LILY AND MESQUITE JOE
Arizona Territory 1872
Ranch hand Mesquite Joe Riordan has always considered Lily Kingston out of reach. As the daughter of a prominent rancher in the Arizona Territory, she'll one day inherit an empire. When Joe's past threatens not only himself, but Lily and everything her father has built, he knows he can't stand by and do nothing. But can he give Lily his heart when he believes she deserves better?
Lily Kingston has long loved Mesquite Joe Riordan, but when he doesn't step forward to protest her betrothal to another man—arranged by her papa—her heart breaks. When Joe is blamed for the murder of a ranch hand and disappears, Lily knows exactly where to find him. Facing the truth of his past will test her resolve, but only her stubbornness can win his heart.
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Through the night Lily watched Joe, a knot firmly wrenched in her insides. What if he dies? No, no, no. Please hang on, Joe. Please. Gently rolling him from side to side, she placed a blanket beneath him and wiped the sweat from his brow, pushing his brown-blond hair back with her fingers, letting her hand linger for a moment. She did a preliminary cleaning of his wound, but nothing further could be done until daylight.
She stayed beside him, watching and worrying, holding his hand. It was a touch they’d never engaged in, their friendship in waking life remaining behind a boundary neither of them had crossed. Lily had wanted to step past that line many times; but deep down, she simply wasn’t certain that he felt the same. And then, her papa had insisted she marry Rusty. If there had ever been a time for Joe to step forward, it was then. But he hadn’t. And for a long while, Lily had refused to forgive him for it; so she’d remained betrothed to a man she didn’t love, convincing herself again and again that it was for the best.
Even as Joe lay unconscious on the ground, he still exuded the strong and clear presence that she had come to know in him. And she quietly wept, wondering how in God’s name she could live without him in this world, even if she wasn’t the woman to walk beside him.
When the sun rose, she cut a portion of his trousers aside and set to work cleaning the gunshot wound, then removing the bullet. Thankfully, he remained asleep, and thankfully, she had some skill with such things, having worked with the horses, cattle, goats, and dogs on the ranch, ministering to their ills and setting bones. She had Elan, an old Apache her papa had taken in, to thank for her education.
The following day and night she stayed close, waiting for the fever and delirium to break. That evening he awoke.
Relief blanketed her, along with anticipation. She scooted close to him.
He opened his eyes, trying to focus on her but his confusion was clear.
“Lily? You’re…still here?”
“I came to help you.”
The flash of anger he directed at her took her by surprise. Her fingers halted mid-air; she’d been reaching for his arm as she spoke, wanting to touch him just as she had all these past hours. Slowly, she lowered her hand to her lap, and swallowed against the flush of humiliation that heated her cheeks. Deep down, she’d been certain he’d be happy to see her. Now, she wondered if she should’ve come. But if she hadn’t, he’d likely be in worse shape, his wound festering and no one to care for him.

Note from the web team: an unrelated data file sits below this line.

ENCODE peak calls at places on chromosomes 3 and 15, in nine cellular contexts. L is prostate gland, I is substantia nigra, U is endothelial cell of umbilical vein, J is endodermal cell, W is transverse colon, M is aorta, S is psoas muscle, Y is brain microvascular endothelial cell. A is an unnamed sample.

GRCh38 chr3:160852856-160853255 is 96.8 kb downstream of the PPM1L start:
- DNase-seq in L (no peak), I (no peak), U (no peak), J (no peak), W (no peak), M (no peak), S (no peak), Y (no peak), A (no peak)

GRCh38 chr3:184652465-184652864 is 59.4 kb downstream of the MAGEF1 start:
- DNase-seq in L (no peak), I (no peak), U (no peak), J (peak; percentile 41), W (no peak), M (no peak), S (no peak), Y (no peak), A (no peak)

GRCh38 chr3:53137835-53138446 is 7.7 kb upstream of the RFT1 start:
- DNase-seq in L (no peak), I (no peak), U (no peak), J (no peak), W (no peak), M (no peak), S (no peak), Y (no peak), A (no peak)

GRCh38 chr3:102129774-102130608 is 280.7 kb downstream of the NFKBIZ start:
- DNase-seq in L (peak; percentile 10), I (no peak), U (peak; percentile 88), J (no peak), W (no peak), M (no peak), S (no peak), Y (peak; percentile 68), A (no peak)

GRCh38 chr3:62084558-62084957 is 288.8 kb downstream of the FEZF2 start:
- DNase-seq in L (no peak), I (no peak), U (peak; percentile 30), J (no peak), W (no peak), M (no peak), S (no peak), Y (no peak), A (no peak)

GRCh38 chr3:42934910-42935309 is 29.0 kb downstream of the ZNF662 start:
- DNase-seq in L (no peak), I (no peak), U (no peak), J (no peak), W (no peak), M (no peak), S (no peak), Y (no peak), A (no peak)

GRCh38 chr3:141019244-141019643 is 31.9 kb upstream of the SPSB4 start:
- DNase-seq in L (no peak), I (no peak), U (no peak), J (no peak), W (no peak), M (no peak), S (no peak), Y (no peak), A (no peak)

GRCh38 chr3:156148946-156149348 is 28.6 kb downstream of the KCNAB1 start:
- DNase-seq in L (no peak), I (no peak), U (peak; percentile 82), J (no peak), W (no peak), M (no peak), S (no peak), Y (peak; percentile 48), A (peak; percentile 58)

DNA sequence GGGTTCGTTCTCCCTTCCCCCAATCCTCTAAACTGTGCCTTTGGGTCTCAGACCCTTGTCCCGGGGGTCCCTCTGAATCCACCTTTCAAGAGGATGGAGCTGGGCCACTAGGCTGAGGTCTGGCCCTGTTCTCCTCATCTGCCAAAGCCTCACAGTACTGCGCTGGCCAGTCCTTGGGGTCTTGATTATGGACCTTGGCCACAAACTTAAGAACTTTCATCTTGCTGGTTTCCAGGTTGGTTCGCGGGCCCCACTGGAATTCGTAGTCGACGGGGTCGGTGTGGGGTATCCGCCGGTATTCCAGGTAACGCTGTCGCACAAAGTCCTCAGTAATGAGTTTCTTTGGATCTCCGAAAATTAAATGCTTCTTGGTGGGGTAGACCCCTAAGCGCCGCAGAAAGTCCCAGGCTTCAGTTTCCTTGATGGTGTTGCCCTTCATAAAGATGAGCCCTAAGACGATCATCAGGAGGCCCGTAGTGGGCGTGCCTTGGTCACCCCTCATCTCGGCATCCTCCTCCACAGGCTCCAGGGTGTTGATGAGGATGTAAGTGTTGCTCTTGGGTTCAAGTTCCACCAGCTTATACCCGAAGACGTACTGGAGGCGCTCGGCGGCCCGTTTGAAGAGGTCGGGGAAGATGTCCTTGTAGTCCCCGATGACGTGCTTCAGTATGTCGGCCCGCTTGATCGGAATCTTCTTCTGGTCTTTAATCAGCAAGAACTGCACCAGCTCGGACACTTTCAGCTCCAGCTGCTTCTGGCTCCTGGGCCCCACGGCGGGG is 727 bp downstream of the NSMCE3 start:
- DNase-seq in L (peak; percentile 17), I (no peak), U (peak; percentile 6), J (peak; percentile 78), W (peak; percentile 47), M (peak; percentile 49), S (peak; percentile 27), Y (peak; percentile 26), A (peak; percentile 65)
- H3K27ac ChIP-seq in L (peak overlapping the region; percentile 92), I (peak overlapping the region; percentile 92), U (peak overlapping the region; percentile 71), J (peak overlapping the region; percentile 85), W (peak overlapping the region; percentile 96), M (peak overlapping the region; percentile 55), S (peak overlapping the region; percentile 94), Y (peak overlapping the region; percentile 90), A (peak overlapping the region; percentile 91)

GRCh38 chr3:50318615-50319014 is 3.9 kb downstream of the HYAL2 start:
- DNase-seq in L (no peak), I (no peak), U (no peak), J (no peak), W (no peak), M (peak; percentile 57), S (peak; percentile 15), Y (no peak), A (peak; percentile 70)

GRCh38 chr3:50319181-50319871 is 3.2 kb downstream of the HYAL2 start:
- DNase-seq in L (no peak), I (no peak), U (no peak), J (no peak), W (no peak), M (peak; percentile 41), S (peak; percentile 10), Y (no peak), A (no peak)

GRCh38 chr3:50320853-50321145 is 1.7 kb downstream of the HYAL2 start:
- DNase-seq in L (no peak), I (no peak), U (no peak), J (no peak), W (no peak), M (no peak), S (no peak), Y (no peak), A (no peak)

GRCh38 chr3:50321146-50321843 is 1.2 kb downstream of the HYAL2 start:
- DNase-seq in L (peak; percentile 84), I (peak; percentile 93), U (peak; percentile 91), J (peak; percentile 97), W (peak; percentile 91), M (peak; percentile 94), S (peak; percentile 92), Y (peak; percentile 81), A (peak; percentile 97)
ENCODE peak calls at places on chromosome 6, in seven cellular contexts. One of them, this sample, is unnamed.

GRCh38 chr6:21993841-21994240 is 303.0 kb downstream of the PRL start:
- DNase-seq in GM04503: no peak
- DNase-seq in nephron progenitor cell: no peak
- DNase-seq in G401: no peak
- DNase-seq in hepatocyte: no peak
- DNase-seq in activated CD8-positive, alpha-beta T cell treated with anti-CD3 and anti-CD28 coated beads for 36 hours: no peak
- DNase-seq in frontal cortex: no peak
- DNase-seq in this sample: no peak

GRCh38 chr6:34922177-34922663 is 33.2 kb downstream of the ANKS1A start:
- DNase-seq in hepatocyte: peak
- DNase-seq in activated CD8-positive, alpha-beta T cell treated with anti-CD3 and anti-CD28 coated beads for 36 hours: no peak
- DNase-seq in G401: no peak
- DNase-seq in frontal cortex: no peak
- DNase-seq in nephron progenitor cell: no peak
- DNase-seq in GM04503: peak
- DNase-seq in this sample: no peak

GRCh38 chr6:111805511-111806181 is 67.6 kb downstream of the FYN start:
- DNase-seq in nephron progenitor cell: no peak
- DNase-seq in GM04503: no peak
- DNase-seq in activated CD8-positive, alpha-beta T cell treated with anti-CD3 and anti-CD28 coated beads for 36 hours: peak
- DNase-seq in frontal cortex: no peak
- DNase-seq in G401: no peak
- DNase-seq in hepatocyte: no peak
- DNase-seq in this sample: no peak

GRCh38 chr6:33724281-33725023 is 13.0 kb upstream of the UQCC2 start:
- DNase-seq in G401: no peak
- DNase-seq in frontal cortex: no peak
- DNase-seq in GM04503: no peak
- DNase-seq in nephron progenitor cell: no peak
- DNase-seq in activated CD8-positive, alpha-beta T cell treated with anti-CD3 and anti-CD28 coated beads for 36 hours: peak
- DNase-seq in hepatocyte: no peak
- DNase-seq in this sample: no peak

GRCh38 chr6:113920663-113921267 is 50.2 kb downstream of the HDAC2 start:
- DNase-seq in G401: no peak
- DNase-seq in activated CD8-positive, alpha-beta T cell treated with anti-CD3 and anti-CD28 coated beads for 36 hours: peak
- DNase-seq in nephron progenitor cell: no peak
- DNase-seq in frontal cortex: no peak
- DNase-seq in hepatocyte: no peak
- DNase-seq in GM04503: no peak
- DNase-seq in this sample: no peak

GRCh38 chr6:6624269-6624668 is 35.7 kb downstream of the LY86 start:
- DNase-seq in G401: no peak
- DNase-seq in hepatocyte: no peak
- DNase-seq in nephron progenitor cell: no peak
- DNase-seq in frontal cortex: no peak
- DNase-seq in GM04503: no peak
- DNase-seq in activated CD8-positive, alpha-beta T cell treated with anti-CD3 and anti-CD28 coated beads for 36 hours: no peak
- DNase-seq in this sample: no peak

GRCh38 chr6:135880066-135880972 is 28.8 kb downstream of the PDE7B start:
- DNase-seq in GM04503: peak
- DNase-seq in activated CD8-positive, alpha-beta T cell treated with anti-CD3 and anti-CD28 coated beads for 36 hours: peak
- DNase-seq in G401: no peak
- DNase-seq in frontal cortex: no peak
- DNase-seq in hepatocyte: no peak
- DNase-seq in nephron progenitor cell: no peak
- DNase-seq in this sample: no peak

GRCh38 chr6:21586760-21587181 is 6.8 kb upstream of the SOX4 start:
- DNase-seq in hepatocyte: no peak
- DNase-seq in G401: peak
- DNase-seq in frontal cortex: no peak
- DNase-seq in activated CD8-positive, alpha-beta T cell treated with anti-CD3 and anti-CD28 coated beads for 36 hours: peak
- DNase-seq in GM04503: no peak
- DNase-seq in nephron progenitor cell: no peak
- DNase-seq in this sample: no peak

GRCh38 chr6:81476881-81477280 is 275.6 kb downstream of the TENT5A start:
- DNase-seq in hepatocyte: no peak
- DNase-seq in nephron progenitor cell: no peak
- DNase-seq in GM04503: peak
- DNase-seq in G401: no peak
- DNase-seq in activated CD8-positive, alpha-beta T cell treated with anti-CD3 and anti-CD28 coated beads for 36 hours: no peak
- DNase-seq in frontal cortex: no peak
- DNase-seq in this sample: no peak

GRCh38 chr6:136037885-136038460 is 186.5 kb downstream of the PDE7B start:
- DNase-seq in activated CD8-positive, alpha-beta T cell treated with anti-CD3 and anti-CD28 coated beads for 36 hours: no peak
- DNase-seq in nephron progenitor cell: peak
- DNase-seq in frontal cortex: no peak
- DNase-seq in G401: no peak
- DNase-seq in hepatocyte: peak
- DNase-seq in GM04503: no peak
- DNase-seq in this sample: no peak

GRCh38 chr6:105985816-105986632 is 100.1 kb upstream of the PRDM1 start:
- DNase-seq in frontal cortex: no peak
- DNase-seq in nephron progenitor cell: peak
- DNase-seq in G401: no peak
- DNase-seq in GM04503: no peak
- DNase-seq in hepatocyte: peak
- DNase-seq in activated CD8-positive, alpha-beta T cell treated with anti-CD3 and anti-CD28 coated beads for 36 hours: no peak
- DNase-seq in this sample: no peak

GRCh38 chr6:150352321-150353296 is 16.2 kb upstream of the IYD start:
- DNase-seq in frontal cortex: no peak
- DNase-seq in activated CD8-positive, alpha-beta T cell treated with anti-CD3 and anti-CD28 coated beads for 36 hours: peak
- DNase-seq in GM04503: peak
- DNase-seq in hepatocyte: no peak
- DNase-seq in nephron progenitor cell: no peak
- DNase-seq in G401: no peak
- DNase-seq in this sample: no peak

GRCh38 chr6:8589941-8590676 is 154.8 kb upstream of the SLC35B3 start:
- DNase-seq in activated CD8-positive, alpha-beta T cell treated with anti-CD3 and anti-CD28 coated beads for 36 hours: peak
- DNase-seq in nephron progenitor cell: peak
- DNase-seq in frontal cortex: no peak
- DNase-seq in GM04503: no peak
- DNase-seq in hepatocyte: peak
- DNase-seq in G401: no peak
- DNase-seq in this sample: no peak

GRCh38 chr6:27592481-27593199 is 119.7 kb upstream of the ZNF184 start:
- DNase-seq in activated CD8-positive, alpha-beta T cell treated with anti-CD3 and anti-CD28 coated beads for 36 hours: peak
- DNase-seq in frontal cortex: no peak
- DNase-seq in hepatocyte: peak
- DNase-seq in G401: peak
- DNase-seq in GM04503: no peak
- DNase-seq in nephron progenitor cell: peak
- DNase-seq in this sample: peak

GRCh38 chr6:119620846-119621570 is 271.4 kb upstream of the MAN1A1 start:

“What happened?” he asked, his deep voice worn-down and hoarse. “I don’t remember…”
“You were shot,” she replied, trying not to feel angry herself. “I’ve been here with you, taking care—”
He tried to sit up. Now she did make contact, pushing him back down, his broad shoulders still formidable in his weakened state. “Not yet,” she said quietly. “You need to rest.”
“I can’t stay here. And neither can you. How long have I been out?”
“A day and a night.”
“Shit.” He moved upright again.
“No, Joe. You’re not going anywhere. We’re safe here. No one knows about your hideaway.”
Copyright © 2014 Kristy McCaffrey
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Darkness enveloped Joe as he lay in his niche in the cliff. He tried to rest, but his breath came fast, and he couldn’t stop sweating. He’d cleaned his wound with what little water he could spare, but couldn’t remove the bullet; it was embedded too deep. He needed to get to a doctor— but in the meantime, he thought to rest.
He heard movement. He grabbed his rifle, cocked the hammer, and pointed it into the darkness, unable to see anything. Was he going mad?
“Joe.” The whisper floated to him, the voice of an angel. It was Lily. It had to be Lily. If he was going to die, his only wish was to see her one last time. He groaned in agony as he leaned his head back.
“Joe, my God.” The voice was much louder. “How did this –” Suddenly, she was beside him. Lily—the woman who’d branded his soul from the first moment he’d seen her all those months ago, carrying a dog bitten by a rattlesnake into the barn. Her dark hair, flowing behind her like a mare’s mane, had made her seem wild and of the land. He soon came to know her generous spirit and restless nature, sprinkled with determination and stubbornness, all the while igniting a fire in him that he’d tried in vain to ignore.
When he learned she was to marry, he could hardly stomach it—all the more worse because it was McCoy. The man would never understand her nature. He’d crush her, slowly and surely, like a predator who first captures a bird, then clips its wings, then siphons the life from it before the creature ever realizes what has happened.